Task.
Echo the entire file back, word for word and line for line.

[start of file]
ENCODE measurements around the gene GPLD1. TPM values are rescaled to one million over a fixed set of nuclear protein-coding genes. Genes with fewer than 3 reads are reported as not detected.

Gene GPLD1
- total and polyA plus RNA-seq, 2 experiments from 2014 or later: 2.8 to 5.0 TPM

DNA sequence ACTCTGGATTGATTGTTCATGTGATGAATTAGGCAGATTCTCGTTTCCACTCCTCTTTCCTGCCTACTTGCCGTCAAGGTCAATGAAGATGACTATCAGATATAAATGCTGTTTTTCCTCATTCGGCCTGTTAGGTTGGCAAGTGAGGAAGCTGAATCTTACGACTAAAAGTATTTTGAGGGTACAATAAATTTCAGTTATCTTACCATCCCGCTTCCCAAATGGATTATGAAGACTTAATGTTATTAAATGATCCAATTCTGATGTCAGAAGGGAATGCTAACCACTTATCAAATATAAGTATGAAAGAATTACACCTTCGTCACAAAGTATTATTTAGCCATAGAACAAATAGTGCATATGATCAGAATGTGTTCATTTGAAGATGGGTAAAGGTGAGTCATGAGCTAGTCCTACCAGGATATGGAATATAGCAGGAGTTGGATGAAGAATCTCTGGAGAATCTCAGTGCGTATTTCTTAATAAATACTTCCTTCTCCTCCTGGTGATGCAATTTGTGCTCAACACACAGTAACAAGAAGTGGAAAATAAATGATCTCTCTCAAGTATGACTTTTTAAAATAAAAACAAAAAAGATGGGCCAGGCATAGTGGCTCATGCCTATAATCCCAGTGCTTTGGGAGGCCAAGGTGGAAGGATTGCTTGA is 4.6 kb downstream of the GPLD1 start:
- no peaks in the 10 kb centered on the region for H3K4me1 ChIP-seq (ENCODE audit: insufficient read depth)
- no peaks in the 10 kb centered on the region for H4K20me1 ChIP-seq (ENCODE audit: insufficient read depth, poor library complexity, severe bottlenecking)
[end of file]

ENCODE measurements around the gene GPLD1. TPM values are rescaled to one million over a fixed set of nuclear protein-coding genes. Genes with fewer than 3 reads are reported as not detected.

Gene GPLD1
- total and polyA plus RNA-seq, 2 experiments from 2014 or later: 2.8 to 5.0 TPM

DNA sequence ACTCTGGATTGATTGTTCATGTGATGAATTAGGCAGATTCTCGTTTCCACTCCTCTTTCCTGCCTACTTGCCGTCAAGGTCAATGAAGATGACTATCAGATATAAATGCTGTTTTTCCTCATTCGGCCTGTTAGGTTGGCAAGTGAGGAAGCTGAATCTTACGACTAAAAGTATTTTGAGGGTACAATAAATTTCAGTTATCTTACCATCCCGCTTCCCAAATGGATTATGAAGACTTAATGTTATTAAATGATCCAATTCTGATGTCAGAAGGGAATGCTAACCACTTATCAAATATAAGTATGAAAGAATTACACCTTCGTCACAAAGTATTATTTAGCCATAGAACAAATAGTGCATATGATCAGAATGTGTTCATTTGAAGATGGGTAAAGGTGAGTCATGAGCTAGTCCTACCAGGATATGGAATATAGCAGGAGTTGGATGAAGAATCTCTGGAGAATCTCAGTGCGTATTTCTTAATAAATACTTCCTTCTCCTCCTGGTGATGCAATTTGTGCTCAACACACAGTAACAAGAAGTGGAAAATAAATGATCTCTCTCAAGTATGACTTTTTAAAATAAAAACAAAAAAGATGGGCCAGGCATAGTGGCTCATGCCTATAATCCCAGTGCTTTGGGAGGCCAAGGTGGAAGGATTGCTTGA is 4.6 kb downstream of the GPLD1 start:
- no peaks in the 10 kb centered on the region for H3K4me1 ChIP-seq (ENCODE audit: insufficient read depth)
- no peaks in the 10 kb centered on the region for H4K20me1 ChIP-seq (ENCODE audit: insufficient read depth, poor library complexity, severe bottlenecking)